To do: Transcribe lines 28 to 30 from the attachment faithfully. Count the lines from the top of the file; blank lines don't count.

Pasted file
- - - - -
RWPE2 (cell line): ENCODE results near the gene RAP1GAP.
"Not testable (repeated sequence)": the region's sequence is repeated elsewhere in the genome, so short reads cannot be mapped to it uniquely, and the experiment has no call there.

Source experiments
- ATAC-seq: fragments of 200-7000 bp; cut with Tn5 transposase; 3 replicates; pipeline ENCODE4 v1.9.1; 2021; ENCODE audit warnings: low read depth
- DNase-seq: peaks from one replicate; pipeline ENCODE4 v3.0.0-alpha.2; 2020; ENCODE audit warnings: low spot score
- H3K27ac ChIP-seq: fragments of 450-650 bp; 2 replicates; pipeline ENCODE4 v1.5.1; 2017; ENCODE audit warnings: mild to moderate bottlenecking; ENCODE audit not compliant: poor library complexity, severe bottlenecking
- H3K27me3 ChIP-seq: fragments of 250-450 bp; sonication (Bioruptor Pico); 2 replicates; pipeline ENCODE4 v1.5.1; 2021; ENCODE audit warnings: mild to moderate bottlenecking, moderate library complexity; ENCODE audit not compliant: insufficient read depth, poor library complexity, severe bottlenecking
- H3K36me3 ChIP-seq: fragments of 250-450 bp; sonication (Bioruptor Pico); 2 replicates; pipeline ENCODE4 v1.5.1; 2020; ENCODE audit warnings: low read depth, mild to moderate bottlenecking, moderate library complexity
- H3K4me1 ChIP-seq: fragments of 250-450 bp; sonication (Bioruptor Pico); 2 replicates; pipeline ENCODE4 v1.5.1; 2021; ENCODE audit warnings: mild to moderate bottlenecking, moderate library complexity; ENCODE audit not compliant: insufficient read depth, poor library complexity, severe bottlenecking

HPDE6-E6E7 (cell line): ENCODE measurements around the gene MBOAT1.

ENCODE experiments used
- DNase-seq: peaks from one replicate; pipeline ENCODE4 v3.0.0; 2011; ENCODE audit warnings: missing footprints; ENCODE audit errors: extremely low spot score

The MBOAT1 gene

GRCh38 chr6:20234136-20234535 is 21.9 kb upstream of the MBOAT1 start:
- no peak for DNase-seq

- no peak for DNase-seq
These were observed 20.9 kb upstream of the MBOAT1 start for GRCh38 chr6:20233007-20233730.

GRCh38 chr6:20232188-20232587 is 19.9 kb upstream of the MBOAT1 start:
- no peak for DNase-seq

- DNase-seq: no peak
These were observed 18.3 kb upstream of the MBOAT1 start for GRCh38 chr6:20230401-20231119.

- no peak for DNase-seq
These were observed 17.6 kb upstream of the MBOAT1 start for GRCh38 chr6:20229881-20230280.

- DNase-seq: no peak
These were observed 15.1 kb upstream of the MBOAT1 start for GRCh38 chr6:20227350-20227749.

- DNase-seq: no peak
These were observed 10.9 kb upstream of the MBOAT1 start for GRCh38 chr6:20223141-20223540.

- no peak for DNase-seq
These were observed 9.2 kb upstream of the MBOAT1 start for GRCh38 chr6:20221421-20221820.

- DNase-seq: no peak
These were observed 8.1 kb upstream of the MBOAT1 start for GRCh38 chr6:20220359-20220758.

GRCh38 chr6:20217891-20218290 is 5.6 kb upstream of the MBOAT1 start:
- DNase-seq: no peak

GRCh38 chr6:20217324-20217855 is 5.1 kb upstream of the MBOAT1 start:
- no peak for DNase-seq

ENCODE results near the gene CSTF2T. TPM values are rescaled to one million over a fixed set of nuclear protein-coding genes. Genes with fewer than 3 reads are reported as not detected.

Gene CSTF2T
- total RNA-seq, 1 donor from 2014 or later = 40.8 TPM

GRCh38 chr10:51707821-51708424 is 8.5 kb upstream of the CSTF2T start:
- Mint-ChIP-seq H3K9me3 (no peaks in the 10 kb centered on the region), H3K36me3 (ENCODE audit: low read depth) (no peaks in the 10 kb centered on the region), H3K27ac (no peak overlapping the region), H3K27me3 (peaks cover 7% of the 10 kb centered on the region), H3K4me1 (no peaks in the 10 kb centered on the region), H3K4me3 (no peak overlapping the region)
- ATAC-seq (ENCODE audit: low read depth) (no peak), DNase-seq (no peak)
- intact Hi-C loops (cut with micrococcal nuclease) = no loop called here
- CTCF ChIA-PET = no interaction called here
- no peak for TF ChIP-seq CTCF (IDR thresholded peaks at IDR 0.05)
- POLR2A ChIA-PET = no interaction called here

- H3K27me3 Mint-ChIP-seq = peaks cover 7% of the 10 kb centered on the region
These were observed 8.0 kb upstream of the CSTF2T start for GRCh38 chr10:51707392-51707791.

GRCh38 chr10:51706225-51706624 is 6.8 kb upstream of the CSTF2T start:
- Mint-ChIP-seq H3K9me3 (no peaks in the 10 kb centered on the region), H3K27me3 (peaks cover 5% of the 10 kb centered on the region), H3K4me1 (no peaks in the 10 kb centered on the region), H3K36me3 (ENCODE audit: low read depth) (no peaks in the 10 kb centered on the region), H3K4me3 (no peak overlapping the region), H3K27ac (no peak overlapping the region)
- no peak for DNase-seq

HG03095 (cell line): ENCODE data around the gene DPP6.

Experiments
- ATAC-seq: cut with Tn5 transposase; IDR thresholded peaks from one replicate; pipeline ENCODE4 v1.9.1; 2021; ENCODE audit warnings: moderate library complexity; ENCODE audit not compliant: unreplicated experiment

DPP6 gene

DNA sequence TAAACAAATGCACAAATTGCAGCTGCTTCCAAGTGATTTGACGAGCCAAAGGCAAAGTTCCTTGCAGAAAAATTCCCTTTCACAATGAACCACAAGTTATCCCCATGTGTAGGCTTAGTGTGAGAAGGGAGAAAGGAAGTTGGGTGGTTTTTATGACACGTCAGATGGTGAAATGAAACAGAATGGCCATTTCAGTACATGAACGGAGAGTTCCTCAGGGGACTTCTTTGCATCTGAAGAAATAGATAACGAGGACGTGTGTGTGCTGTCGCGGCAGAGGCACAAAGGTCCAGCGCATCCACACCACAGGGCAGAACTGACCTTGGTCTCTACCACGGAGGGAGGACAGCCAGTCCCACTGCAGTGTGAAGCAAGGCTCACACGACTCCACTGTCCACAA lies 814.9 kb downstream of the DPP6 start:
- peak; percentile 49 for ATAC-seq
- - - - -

- no peak for DNase-seq
These were observed 9.2 kb upstream of the MBOAT1 start for GRCh38 chr6:20221421-20221820.

- DNase-seq: no peak